Limbaugh conservatives continue 75-year-old "socialized medicine" smear

New GOP spin: We're more popular than Congress (except they're not)

Fox News hosts falsely asserted that doctors could be jailed for refusing to perform abortions under Obama administration

Memo to the media

Important Reading

Good stuff you all should read from bloggers around the country...

Open Left: All Politics Is Local: Meeting People Where They Are, Not Where We Want Them to Be

Open Left: As Obama Plays to Conservatives' Rhetorical Frames, Country Moves to the Left

Firedoglake: CAMPAIGN LAUNCH: Tell Congress “No More Dough Till We Know Where It Goes”

Democratic Strategist: It’s time to shine a light on the decentralized but reinforcing smear campaign against Barack Obama – a campaign that stretches from the extremist fringe to leading conservative political commentators

Open Left: Obama's Lobbyist Ban: Why Not Differentiate Between Non-Profit Advocates and Corporate Shills?

techPresident: Learning from Obama's Campaign Structure: How to Organize for Success

DAS Blog: Is Opposition to Israel a Necessary Component of Liberalism?

techPresident: Computer-Assisted Reporting 101 with Professor Friedman

techPresident: Political Twitter: "What Is It Good For?" Edition

Open Left: Apology on IL-05

FLA Politics (Tally): Creating a Brand for the FDP


Links you can use...

First release of Drupal progressive blogging platform

GLSEN Releases Study On LGBT Students Of Color

Roadmap for a Drupal-based progressive community blog platform

See How Your State Benefits From Recovery

Florida Senate Round-up

FLA Politics (Tally): Top of the World (FL-Sen)

Fried Gator: Florida Democrats on How Not to Win

Fried Gator: The Florida Internet Primary (D-Edition)

Saint Petersblog 2.0: Baker: Run, Charlie, run!

Daily Kos: FL-Sen: To Boldly Tweet Where None Have Tweeted Before

Blue in Miami: Meek cornering the market

FLA Politics (Tally): Who's Smokin' Crack?

National Politics Round-up

What are Florida bloggers saying about national politics...

1. Bark Bark Woof Woof: Those Secret Memos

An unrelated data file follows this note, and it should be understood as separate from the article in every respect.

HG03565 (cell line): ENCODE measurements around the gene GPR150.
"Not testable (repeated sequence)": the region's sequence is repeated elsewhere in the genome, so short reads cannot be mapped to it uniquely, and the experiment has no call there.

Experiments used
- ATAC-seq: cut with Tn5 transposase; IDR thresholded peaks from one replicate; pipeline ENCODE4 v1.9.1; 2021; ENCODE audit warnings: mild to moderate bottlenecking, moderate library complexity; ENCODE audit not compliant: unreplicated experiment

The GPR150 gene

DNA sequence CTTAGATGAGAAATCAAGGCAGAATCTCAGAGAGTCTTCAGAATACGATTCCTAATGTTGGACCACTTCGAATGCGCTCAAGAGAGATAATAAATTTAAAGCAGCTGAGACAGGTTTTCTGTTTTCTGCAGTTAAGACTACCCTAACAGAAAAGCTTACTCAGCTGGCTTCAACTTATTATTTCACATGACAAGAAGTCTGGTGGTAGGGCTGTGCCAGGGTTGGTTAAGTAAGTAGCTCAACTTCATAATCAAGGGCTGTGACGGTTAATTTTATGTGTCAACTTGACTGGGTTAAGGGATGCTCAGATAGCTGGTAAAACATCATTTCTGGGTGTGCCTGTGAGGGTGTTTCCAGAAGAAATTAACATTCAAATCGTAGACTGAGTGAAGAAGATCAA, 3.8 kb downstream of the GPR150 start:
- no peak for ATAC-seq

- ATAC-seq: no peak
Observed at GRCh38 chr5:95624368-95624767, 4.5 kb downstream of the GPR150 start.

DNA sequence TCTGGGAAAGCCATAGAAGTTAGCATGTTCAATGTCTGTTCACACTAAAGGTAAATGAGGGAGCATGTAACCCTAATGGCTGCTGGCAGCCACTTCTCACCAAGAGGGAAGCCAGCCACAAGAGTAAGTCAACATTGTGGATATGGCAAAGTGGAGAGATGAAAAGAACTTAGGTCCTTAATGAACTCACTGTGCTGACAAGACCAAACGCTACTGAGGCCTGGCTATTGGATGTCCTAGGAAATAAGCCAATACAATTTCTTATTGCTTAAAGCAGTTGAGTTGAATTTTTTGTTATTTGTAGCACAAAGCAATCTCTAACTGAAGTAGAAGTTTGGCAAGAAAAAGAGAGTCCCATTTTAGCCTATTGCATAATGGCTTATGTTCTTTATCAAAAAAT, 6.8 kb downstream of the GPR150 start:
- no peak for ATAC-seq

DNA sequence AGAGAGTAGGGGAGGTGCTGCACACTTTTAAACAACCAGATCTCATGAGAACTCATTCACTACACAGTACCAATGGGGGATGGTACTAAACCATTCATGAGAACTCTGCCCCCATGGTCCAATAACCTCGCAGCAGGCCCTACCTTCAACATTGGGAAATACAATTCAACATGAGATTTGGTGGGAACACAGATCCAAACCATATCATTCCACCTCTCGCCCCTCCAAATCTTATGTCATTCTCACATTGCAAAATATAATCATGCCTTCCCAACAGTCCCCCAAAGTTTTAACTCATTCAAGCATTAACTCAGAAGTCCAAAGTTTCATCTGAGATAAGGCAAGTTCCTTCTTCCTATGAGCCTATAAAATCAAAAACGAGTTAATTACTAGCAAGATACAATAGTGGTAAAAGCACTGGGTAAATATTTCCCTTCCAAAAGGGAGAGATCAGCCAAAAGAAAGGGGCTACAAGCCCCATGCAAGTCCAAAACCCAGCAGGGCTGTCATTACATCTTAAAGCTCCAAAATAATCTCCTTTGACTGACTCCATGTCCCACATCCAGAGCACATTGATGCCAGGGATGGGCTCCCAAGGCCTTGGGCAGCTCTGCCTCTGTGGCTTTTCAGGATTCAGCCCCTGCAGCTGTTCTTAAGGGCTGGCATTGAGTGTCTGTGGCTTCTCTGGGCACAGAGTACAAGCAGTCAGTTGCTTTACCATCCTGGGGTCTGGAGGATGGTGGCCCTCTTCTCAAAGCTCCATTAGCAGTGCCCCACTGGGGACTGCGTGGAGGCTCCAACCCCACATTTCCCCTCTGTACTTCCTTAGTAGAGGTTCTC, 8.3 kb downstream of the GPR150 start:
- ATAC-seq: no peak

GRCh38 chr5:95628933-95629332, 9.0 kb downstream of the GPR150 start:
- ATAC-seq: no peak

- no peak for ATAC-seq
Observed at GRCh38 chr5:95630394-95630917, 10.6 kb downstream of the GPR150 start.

2. Smashed Frog: Plugging Up Rush

3. South Florida Daily Blog: Out Of The Way, Limbaugh Republicans

4. Conceptual Guerilla: Obama's Budget from Hell: part III

5. Avery Voice - Yes, Some of us, still oppose the occupation of Afghanistan

Tuesday, March 3, 2009


The latest links to the information you need to counter right-wing spin...

The Employee Free Choice Act

The Myth of Republican Job Creation

New GOP Lie: Regulations are the Problem

Five States Whose GOP Govs May Refuse Stimulus Are Among Most Dependent on Federal Dole

WSJ uncritically quoted former CEO of scandal-plagued hospital firm attacking Obama on health care

Alan Grayson Is the Man

Seriously, this is awesome:

“I’m sorry Limbaugh called for harsh sentences for drug addicts while he was a drug addict. I’m also sorry that he’s bent on seeing America fail. And I’m sorry that Limbaugh is one sorry excuse for a human being.”

More, please. Meaning more like this from Alan and more Democrats like this.

National Politics Round-up

What are Florida bloggers saying about national politics...

1. Blast Off!: Obama Derangement Syndrome is alive and well

2. Conceptual Guerilla: Obama's Budget from Hell: Part I and Part II

3. Political Bloviation: Disposable Constitution

4. Betty Cracker: Limbaugh: Captain Wilderness

5. Bark Bark Woof Woof: And Another Falls in Line

Monday, March 2, 2009

Action Alerts

Send an e-mail: Tell your senators to reverse Bush administration attacks on endangered species (NRDC)

Send an e-mail: We Don't Want Breed-Specific Legislation in Florida (ASPCA)

Send an e-mail: Tell Governor Crist: No More Money for Ineffective Abstinence-Only Programs (PP)

Donate money: Help Earthjustice stop Mountaintop Removal! (EJ)

Sign the letter: Help! Sign ORI's Save the Wolffish Letter (ORI)

FL-Sen: Dan Gelber is the Man

The following post reflects the opinions of Kenneth Quinnell solely, and is not necessarily endorsed by other members of the Florida Progressive Coalition.

Florida currently is in the early stages of a U.S. Senate race to replace congressional waste of space Mel Martinez. Provided that Governor Charlie Crist doesn't jump in the race, the seat should be a solid pick-up opportunity for the Democrats. But we certainly don't want just any Democrat replacing Martinez, we want a progressive Democrat who will fight for our values and will work his or her ass off to make America a better place. That's why I'm personally endorsing Dan Gelber and will do what I can to help him win the primary.